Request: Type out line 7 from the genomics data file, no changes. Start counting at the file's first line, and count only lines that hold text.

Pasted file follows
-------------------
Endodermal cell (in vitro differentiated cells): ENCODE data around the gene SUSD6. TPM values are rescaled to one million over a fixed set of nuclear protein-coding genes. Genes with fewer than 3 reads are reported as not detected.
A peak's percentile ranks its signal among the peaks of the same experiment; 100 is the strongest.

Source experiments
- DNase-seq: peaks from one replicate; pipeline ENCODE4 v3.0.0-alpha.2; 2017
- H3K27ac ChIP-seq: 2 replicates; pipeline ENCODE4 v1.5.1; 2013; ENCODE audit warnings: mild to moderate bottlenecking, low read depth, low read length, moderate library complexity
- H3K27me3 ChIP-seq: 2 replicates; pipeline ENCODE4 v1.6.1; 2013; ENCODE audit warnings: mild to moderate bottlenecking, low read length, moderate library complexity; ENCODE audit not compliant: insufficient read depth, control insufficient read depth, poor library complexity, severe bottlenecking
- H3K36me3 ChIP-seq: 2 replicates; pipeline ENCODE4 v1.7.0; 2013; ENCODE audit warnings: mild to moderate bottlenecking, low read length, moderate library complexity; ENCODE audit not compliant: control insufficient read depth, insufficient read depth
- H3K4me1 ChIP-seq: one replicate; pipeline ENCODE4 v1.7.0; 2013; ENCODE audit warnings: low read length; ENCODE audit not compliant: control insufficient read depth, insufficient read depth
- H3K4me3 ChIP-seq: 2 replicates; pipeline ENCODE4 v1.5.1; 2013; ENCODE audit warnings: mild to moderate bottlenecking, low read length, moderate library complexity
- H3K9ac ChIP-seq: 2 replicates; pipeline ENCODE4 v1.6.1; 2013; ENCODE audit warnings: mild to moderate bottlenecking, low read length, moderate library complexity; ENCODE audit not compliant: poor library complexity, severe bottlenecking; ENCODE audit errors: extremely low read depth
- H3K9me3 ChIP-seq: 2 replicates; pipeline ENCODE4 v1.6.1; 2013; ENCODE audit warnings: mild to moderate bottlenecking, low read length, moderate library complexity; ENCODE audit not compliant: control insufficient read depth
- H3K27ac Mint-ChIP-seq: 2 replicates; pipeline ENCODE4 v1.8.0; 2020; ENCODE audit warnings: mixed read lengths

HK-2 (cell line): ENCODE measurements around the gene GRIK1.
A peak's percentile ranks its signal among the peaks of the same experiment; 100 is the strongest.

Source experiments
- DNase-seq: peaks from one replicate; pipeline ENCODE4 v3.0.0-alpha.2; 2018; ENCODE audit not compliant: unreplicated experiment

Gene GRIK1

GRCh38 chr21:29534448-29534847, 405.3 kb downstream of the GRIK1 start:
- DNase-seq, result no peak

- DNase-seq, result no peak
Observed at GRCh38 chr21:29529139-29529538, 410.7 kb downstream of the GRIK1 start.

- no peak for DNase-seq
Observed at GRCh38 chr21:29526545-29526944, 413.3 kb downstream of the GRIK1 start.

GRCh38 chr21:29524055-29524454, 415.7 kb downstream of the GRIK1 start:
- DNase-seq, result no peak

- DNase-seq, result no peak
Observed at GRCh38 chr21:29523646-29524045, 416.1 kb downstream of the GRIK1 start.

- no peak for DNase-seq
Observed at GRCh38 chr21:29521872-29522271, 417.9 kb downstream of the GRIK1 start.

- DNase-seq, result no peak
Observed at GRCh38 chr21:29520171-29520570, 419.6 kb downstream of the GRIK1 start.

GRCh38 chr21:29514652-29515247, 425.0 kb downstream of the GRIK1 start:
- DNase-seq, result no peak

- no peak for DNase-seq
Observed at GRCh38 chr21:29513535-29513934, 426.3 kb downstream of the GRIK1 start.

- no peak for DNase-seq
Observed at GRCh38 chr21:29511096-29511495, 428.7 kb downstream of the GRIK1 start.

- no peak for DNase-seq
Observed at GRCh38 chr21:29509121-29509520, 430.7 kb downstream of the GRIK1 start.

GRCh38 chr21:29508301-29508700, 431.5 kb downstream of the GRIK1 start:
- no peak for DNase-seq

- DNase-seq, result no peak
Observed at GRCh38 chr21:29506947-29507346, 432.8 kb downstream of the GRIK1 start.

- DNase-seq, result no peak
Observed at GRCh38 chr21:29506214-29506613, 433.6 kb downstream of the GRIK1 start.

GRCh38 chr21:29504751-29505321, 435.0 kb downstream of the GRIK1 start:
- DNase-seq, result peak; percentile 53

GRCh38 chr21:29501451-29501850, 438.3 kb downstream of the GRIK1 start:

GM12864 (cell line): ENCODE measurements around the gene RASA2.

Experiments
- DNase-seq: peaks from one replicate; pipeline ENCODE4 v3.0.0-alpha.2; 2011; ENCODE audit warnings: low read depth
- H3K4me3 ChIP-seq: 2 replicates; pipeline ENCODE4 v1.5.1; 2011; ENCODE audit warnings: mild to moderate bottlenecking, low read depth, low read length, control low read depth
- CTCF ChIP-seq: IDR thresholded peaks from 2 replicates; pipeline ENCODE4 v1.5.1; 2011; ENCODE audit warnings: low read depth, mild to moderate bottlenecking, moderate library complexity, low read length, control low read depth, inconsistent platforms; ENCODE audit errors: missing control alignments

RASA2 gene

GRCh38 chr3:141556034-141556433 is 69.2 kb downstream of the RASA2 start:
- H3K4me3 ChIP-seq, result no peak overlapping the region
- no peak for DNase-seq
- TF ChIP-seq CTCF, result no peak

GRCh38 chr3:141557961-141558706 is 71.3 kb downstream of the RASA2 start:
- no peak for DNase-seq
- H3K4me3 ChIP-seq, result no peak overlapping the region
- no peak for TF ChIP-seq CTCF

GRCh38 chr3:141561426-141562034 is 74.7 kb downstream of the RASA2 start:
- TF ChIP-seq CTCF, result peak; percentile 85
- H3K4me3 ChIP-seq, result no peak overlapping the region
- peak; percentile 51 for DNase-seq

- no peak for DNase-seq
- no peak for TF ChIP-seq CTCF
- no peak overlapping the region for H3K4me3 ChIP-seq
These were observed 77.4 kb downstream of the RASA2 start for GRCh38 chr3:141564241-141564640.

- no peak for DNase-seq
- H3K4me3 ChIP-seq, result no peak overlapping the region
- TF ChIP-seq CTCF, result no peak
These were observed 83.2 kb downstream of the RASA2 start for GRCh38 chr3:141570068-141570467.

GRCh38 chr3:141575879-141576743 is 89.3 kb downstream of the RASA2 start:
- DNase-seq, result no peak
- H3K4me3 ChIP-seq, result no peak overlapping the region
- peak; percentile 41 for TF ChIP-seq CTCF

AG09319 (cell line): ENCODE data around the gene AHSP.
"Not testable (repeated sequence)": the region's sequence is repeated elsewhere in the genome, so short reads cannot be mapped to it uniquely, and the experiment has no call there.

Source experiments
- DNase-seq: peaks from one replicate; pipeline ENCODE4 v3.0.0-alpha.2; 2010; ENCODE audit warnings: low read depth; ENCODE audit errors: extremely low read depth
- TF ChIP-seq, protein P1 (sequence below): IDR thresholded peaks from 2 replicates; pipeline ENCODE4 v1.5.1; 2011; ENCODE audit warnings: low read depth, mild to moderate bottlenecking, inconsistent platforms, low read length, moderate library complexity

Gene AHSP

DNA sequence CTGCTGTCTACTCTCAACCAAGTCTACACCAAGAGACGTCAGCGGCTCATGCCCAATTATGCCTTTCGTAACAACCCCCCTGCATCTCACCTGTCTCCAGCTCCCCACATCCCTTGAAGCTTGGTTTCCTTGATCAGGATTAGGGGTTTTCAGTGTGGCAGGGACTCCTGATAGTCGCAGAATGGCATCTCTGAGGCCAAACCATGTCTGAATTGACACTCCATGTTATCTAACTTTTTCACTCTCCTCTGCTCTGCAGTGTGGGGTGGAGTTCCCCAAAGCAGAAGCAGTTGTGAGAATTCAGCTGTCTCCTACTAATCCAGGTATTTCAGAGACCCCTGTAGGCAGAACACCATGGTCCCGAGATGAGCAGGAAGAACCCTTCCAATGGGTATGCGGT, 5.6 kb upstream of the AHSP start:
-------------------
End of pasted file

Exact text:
- H3K36me3 ChIP-seq: 2 replicates; pipeline ENCODE4 v1.7.0; 2013; ENCODE audit warnings: mild to moderate bottlenecking, low read length, moderate library complexity; ENCODE audit not compliant: control insufficient read depth, insufficient read depth